Culture shapes experiences and influences children’s development. This topic aims to show how child development and culture are connected, how these influences manifest themselves, and the effects of cultural differences on children of immigrant families.

Synthesis PDF Complete topic PDF

Information sheets

Download the free PDF version here or purchase hardcopy prints from our online store.


Culture: Understanding Differences
Culture : Culture: Understanding Differences


How Important Is It?

With the emergence of globalization and the growth in multicultural nations, it has become imperative to study the link between child development and culture. Culture broadly refers to a group’s shared attitudes, traditions, beliefs and practices that are transmitted across generations. Cultures shape children’s experiences, and cross-cultural work attempts to study the processes by which these influences occur.

Two distinct frameworks have been used to explore the connection between culture and child development. The most commonly used is the etic framework, where a method used to measure a concept, such as social competence, is assumed to be pertinent to all cultures. One potential risk associated with this framework is a failure to explore other more culturally-relevant definitions of a concept. For instance, ren, or forbearance, is used to define social competence in China, and is observed when children detach themselves from confrontation to encourage the opponent to show self-control. Although this construct is different from conceptualizations of social competence in Western countries, the distinction may not be acknowledged through an etic framework. This framework can also be disruptive for the dissemination of local knowledge, practices and traditions that are used to educate children. In contrast, the emic framework considers the meaning of a given concept, practice or principle for members of a cultural group, and is a more unbiased approach to understand how culture influences child development.

Broad cultural trends have been categorized through the dimensions of individualism and collectivism. Individualism is related to Western ideologies about independence and competitiveness, whereas collectivism refers to Southern and Eastern dogma about interdependence and group harmony. Although these dimensions coexist within nations, it is assumed that some cultures are more individualistic, or more collectivistic, than others. A more recent concept has been to assess cultures according to tightness or looseness: “tight” cultures encourage strict adherence to social norms, whereas “loose” cultures tolerate a wide range of behaviours and relationships. Either way, these categories allow researchers to understand why the same behaviour or practice carries different meanings across cultures.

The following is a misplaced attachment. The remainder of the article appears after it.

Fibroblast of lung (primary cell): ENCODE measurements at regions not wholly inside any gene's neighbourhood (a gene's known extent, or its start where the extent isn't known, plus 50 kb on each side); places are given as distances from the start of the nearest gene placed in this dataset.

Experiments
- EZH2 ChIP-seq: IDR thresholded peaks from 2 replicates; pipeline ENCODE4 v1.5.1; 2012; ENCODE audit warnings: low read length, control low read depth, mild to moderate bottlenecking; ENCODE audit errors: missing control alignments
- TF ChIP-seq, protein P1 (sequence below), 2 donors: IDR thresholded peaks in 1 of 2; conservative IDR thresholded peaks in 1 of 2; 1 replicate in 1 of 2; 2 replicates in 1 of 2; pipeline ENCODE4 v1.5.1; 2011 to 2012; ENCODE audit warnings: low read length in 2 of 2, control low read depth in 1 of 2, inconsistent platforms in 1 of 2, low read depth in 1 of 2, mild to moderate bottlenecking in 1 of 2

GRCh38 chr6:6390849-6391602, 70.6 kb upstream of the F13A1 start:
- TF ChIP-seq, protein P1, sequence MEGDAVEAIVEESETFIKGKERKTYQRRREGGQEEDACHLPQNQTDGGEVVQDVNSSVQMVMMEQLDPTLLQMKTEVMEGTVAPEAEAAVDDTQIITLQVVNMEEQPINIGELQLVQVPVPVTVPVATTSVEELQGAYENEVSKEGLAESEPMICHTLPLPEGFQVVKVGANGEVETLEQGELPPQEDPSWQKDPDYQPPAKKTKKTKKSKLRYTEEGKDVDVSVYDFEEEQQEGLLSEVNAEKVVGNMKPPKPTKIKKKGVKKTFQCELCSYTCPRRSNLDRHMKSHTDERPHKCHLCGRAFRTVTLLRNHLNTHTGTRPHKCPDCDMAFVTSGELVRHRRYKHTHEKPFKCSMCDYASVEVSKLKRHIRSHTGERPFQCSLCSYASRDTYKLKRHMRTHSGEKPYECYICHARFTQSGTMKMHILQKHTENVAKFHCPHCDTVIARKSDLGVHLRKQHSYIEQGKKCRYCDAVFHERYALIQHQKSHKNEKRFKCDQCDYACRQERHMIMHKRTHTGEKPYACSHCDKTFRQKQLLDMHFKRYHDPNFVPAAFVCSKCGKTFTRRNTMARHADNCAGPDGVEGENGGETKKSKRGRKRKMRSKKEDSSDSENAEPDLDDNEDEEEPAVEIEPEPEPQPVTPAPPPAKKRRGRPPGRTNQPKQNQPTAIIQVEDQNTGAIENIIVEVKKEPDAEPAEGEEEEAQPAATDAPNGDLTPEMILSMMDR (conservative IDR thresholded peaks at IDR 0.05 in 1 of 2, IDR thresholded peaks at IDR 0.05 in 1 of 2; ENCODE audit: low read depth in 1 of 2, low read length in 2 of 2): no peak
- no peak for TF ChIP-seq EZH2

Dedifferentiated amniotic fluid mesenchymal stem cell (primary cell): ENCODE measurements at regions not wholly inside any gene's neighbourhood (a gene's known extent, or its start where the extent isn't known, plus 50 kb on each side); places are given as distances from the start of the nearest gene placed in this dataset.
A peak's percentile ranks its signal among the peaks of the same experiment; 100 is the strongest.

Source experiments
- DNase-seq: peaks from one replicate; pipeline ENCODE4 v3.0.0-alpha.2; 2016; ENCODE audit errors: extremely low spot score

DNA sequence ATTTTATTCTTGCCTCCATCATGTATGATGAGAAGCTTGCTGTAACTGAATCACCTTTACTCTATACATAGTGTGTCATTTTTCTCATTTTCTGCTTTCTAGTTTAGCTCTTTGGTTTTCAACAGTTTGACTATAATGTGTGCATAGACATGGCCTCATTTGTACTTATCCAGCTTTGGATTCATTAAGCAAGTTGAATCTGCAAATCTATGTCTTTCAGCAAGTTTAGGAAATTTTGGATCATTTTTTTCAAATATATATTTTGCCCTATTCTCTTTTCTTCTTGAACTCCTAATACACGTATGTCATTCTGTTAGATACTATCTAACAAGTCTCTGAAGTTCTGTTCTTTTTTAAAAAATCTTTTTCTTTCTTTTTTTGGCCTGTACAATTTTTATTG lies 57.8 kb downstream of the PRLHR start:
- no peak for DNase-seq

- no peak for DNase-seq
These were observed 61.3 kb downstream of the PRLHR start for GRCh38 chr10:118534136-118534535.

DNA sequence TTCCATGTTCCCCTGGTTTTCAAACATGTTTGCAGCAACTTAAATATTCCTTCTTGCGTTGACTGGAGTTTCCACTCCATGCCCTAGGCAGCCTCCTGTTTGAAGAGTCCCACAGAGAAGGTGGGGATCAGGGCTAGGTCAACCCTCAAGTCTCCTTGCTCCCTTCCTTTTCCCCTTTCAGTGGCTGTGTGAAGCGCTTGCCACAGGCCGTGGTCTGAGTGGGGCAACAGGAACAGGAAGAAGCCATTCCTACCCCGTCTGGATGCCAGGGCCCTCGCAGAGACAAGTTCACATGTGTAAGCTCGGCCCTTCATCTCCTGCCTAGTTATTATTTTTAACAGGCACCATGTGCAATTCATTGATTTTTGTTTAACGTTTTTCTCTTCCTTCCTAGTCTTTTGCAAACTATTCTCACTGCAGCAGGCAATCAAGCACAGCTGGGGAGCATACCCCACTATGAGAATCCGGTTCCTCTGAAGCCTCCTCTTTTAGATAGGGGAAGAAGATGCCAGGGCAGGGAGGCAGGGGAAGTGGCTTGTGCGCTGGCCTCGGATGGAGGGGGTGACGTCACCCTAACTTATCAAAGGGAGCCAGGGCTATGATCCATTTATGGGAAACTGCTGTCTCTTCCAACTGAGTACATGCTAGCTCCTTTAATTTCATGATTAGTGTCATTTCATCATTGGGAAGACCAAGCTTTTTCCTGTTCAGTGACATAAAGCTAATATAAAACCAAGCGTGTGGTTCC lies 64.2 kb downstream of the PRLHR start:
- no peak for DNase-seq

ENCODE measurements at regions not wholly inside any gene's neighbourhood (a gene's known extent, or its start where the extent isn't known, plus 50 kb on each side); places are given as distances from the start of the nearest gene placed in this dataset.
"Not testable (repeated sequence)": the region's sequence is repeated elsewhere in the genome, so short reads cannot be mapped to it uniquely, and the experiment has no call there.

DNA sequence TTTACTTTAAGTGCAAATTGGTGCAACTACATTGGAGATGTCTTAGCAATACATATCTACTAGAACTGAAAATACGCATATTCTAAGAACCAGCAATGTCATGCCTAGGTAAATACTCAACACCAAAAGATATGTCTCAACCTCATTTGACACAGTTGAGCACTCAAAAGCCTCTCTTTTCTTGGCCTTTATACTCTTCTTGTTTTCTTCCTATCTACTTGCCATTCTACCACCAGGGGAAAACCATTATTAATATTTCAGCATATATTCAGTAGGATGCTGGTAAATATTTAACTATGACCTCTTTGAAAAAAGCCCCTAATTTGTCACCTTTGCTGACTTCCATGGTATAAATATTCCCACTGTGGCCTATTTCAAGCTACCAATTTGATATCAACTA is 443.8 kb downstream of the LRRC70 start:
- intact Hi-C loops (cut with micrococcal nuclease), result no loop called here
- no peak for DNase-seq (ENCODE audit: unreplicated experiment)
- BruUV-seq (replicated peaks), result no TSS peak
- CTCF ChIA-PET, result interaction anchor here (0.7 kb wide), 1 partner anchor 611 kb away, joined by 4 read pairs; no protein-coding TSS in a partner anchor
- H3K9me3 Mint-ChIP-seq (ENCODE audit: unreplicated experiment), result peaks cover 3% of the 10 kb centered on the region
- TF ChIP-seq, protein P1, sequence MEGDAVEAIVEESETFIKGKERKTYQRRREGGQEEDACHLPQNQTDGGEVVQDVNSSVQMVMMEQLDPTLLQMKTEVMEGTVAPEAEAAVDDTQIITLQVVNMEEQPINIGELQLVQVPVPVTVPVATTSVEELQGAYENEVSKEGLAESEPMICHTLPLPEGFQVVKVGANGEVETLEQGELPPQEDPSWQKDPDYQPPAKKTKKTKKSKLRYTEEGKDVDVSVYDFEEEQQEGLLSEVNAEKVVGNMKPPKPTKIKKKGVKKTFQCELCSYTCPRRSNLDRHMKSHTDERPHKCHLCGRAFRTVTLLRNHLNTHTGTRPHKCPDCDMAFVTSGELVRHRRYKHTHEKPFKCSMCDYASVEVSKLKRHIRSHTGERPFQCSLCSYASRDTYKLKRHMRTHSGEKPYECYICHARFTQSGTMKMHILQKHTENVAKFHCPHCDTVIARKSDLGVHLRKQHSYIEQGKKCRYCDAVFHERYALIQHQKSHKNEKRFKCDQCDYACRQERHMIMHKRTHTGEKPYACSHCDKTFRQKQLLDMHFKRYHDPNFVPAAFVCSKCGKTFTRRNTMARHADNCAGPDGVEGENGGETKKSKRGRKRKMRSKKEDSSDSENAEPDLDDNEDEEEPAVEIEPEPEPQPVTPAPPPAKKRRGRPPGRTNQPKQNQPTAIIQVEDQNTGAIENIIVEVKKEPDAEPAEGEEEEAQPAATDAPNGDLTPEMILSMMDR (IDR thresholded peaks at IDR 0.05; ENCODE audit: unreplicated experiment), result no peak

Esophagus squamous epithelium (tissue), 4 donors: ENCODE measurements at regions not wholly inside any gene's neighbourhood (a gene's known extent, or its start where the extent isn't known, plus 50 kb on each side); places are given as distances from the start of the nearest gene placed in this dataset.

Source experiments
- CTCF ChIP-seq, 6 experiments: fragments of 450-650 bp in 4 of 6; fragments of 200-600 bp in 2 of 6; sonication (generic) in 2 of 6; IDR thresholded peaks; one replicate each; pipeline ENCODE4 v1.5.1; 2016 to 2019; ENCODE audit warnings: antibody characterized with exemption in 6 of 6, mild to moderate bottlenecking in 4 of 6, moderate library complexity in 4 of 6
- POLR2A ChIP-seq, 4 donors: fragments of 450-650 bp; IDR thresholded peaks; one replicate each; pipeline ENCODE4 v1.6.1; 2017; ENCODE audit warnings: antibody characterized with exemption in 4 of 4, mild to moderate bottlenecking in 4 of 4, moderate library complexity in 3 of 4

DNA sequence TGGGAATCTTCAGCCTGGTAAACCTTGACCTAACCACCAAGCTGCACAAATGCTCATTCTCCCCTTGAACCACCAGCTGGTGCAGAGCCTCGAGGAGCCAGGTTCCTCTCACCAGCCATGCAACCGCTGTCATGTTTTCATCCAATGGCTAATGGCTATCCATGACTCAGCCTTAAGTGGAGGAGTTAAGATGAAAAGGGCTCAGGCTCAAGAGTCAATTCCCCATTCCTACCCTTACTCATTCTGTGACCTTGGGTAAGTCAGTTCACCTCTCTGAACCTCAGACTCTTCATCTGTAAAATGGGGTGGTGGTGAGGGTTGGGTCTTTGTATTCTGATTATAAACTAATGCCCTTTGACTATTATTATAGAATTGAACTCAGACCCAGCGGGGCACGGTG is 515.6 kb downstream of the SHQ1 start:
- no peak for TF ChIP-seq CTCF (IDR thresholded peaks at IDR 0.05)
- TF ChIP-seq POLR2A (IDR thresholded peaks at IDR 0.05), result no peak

Understanding culture is essential for supporting children and families, as policies and programs are only effective when adapted to local values, beliefs and practices.

What do we know?

Culture influences several spheres of child development. This occurs through physical and social settings, customs and practices of child rearing, and the psychology of the caretakers, particularly parental ethnotheories of child development and parenting. A child’s learning experiences in a culture without an official education system are shaped through their participation with or observation of adults engaging in culturally relevant activities (e.g., girls learning how to weave from their mothers in the traditional Mayan peasant culture). Culture also plays a role in socio-emotional development by either promoting or discouraging particular behaviours. Meanings of behaviours may differ across cultures, as will parent and peer reactions. Although most of the existing knowledge about socio-emotional development comes from studies with North American children, there is evidence for cultural variability. For instance, pretend play is far less common in children from Eastern countries, such as Korea, than in Western children. When this form of play does occur in Eastern cultures, children often impersonate a family member but rarely pretend to be a fairy tale character. An exaggerated emphasis on schooling and the targeted cultivation of narrow skills starting in early childhood through specific toys and games, including digital games, is also becoming a feature of today's childhood culture.

Differences in temperament also exist between cultures. Preschool children from Korea and China tend be more anxious, inhibited and withdrawn, and less sociable than their Western European counterparts. Whereas in Western culture, a child’s inhibited conduct is associated with a risk of troubled peer relationships and internalizing problems (e.g., loneliness and depression), these difficulties are much less common in inhibited children from Eastern cultures. Longitudinal research in China revealed that early behavioural inhibition positively predicted social competence, school achievement and psychological adjustment in childhood and adolescence. These differences can be explained through the meaning assigned to these behaviours. In Western cultures, an inhibited child is perceived as apprehensive and lacking in social skills. In East Asian cultures where group harmony is valued, an inhibited child is viewed as socially-competent, obedient and polite—although recent findings linking social withdrawal to peer rejection in some East Asian countries suggest that may be changing.